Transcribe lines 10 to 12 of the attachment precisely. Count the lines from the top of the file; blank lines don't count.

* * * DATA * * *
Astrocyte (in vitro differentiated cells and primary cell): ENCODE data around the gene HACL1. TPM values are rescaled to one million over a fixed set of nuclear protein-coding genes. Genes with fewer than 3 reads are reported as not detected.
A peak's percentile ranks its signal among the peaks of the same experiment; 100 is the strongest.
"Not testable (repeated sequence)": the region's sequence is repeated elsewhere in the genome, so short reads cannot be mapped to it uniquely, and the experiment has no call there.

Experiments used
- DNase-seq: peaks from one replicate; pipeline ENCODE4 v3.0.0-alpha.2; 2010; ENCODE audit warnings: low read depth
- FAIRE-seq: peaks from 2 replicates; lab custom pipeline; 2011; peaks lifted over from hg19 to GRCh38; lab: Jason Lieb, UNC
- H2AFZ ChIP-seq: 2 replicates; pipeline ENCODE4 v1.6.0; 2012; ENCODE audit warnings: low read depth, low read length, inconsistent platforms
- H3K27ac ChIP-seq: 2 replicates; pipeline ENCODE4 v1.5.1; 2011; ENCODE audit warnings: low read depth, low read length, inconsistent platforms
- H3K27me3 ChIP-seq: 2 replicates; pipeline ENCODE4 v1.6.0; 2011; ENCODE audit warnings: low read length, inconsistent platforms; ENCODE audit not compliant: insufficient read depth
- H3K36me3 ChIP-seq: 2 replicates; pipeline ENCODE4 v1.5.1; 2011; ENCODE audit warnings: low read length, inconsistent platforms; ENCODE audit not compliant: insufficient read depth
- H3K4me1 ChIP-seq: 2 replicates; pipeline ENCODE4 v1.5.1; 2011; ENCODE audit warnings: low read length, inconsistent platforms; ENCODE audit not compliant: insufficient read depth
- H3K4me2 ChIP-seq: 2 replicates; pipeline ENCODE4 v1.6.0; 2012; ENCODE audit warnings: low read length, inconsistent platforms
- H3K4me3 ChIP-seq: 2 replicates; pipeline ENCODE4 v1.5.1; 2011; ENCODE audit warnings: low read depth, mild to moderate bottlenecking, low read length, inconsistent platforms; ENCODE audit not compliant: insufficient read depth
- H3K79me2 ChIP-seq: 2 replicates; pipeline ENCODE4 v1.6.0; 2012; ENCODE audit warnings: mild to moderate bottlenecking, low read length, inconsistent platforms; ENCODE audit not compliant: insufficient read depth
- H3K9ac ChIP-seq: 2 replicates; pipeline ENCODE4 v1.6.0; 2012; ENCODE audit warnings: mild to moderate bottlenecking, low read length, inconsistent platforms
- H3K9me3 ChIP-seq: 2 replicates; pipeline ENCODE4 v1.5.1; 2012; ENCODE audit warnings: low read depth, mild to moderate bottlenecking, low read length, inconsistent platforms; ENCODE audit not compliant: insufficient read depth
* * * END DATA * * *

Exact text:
- H3K36me3 ChIP-seq: 2 replicates; pipeline ENCODE4 v1.5.1; 2011; ENCODE audit warnings: low read length, inconsistent platforms; ENCODE audit not compliant: insufficient read depth
- H3K4me1 ChIP-seq: 2 replicates; pipeline ENCODE4 v1.5.1; 2011; ENCODE audit warnings: low read length, inconsistent platforms; ENCODE audit not compliant: insufficient read depth
- H3K4me2 ChIP-seq: 2 replicates; pipeline ENCODE4 v1.6.0; 2012; ENCODE audit warnings: low read length, inconsistent platforms